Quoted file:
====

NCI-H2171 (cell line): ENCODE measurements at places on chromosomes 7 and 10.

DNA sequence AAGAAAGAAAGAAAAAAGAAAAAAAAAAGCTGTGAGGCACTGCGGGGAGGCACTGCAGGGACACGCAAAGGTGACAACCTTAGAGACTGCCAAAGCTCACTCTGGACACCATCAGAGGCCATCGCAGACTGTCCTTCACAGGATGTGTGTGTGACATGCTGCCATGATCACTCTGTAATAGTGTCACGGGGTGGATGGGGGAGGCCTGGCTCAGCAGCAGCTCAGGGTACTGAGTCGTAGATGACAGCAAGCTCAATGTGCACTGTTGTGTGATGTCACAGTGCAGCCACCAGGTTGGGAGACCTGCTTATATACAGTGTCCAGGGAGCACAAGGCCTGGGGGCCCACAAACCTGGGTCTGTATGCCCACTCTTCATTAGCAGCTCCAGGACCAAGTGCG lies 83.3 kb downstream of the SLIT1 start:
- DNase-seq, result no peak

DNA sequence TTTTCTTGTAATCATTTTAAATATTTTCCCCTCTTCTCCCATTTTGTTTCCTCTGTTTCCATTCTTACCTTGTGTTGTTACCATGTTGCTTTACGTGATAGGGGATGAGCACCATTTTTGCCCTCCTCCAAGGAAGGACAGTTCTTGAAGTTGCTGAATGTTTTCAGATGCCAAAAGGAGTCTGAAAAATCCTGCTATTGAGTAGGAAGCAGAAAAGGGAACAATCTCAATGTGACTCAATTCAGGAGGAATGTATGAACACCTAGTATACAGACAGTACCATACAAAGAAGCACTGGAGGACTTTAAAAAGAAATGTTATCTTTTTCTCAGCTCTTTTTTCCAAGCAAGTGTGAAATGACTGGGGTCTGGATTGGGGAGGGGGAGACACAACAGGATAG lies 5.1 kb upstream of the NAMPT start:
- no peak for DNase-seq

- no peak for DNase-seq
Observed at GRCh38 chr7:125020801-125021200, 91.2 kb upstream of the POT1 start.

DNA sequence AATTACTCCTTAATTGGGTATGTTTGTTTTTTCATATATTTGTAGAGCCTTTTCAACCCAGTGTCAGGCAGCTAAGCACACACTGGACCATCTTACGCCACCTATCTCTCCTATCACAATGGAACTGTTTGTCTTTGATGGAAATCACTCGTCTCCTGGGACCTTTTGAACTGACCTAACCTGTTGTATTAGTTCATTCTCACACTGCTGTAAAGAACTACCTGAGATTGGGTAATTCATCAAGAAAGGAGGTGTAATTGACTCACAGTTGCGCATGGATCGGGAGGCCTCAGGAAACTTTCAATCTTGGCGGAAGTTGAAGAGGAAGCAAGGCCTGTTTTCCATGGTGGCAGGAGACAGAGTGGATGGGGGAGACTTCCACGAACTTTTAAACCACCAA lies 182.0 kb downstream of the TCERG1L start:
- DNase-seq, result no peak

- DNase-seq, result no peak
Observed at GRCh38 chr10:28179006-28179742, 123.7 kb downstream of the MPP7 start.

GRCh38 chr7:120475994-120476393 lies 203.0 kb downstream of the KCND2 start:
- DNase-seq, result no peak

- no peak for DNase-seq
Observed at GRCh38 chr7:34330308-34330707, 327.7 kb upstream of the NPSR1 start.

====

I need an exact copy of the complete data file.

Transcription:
NCI-H2171 (cell line): ENCODE measurements at places on chromosomes 7 and 10.

DNA sequence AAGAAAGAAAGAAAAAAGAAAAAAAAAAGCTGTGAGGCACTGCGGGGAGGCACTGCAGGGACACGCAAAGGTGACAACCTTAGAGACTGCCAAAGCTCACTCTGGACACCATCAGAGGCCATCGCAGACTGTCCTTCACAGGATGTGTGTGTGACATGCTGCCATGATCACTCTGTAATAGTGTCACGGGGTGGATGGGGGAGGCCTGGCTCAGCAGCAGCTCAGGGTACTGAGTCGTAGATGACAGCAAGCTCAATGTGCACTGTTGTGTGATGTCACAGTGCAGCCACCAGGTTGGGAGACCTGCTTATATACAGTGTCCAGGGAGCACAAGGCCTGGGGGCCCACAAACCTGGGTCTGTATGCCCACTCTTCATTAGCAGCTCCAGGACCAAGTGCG lies 83.3 kb downstream of the SLIT1 start:
- DNase-seq, result no peak

DNA sequence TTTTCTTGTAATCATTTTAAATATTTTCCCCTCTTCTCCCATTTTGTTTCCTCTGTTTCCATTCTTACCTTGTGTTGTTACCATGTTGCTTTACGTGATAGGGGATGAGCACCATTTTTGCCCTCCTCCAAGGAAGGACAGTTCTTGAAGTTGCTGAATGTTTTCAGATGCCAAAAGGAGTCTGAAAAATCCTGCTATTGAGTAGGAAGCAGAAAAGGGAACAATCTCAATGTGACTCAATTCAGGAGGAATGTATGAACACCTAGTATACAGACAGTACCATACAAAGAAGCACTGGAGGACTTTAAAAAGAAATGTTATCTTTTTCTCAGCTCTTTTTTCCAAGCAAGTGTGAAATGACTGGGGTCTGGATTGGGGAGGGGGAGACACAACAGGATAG lies 5.1 kb upstream of the NAMPT start:
- no peak for DNase-seq

- no peak for DNase-seq
Observed at GRCh38 chr7:125020801-125021200, 91.2 kb upstream of the POT1 start.

DNA sequence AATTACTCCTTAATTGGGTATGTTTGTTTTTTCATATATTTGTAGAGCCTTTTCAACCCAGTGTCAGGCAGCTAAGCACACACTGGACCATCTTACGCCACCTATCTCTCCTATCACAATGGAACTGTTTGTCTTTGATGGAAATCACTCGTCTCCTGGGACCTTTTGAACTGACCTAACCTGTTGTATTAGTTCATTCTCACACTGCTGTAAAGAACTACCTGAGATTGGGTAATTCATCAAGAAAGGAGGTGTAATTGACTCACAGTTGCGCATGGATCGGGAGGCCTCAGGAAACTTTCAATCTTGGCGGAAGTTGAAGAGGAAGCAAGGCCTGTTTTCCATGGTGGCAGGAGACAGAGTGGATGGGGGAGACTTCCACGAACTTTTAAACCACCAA lies 182.0 kb downstream of the TCERG1L start:
- DNase-seq, result no peak

- DNase-seq, result no peak
Observed at GRCh38 chr10:28179006-28179742, 123.7 kb downstream of the MPP7 start.

GRCh38 chr7:120475994-120476393 lies 203.0 kb downstream of the KCND2 start:
- DNase-seq, result no peak

- no peak for DNase-seq
Observed at GRCh38 chr7:34330308-34330707, 327.7 kb upstream of the NPSR1 start.